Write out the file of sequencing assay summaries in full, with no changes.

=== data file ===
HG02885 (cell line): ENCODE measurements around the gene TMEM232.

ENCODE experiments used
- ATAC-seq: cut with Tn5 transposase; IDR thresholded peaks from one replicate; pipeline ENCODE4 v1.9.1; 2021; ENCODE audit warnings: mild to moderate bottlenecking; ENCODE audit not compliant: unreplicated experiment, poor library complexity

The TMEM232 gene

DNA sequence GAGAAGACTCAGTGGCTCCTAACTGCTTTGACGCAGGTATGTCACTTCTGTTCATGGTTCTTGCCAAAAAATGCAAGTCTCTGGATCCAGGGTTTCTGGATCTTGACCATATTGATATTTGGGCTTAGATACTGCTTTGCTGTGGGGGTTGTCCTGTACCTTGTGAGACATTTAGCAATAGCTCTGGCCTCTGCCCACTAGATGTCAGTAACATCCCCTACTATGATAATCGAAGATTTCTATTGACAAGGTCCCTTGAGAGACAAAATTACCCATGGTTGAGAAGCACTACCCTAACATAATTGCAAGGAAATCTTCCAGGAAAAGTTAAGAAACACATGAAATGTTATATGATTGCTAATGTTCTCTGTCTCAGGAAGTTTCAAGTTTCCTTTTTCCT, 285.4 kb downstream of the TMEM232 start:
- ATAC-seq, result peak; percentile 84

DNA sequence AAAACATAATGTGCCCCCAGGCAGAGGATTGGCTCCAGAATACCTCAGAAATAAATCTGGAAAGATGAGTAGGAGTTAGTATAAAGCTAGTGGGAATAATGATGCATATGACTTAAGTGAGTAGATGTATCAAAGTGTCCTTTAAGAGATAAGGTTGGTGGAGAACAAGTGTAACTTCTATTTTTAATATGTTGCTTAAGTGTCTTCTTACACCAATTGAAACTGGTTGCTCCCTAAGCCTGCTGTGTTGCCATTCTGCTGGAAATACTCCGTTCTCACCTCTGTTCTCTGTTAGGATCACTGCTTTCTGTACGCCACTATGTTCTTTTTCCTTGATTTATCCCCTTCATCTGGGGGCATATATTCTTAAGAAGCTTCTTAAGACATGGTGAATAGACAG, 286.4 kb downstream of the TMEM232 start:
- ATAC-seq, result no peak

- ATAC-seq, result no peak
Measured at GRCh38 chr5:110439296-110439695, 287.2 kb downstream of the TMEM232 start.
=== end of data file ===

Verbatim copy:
HG02885 (cell line): ENCODE measurements around the gene TMEM232.

ENCODE experiments used
- ATAC-seq: cut with Tn5 transposase; IDR thresholded peaks from one replicate; pipeline ENCODE4 v1.9.1; 2021; ENCODE audit warnings: mild to moderate bottlenecking; ENCODE audit not compliant: unreplicated experiment, poor library complexity

The TMEM232 gene

DNA sequence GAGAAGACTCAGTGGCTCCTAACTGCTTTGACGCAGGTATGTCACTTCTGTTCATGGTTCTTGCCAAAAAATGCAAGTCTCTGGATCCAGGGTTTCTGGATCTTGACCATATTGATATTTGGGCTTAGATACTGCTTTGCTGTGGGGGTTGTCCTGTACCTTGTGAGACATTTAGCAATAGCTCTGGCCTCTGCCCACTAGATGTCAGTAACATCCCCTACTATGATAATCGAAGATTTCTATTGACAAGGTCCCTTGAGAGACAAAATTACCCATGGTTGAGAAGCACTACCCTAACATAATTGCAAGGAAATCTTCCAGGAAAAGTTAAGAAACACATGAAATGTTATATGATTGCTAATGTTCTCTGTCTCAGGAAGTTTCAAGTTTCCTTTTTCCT, 285.4 kb downstream of the TMEM232 start:
- ATAC-seq, result peak; percentile 84

DNA sequence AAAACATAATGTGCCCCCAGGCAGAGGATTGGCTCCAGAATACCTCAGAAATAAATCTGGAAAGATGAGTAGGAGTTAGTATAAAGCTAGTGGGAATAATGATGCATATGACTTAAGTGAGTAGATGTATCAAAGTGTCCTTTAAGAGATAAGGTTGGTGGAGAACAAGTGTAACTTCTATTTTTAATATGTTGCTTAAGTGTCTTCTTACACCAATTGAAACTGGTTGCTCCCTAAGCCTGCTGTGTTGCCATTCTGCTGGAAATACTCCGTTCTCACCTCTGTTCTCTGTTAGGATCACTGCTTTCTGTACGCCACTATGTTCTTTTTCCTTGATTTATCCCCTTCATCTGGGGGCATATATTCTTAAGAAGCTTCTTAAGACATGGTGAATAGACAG, 286.4 kb downstream of the TMEM232 start:
- ATAC-seq, result no peak

- ATAC-seq, result no peak
Measured at GRCh38 chr5:110439296-110439695, 287.2 kb downstream of the TMEM232 start.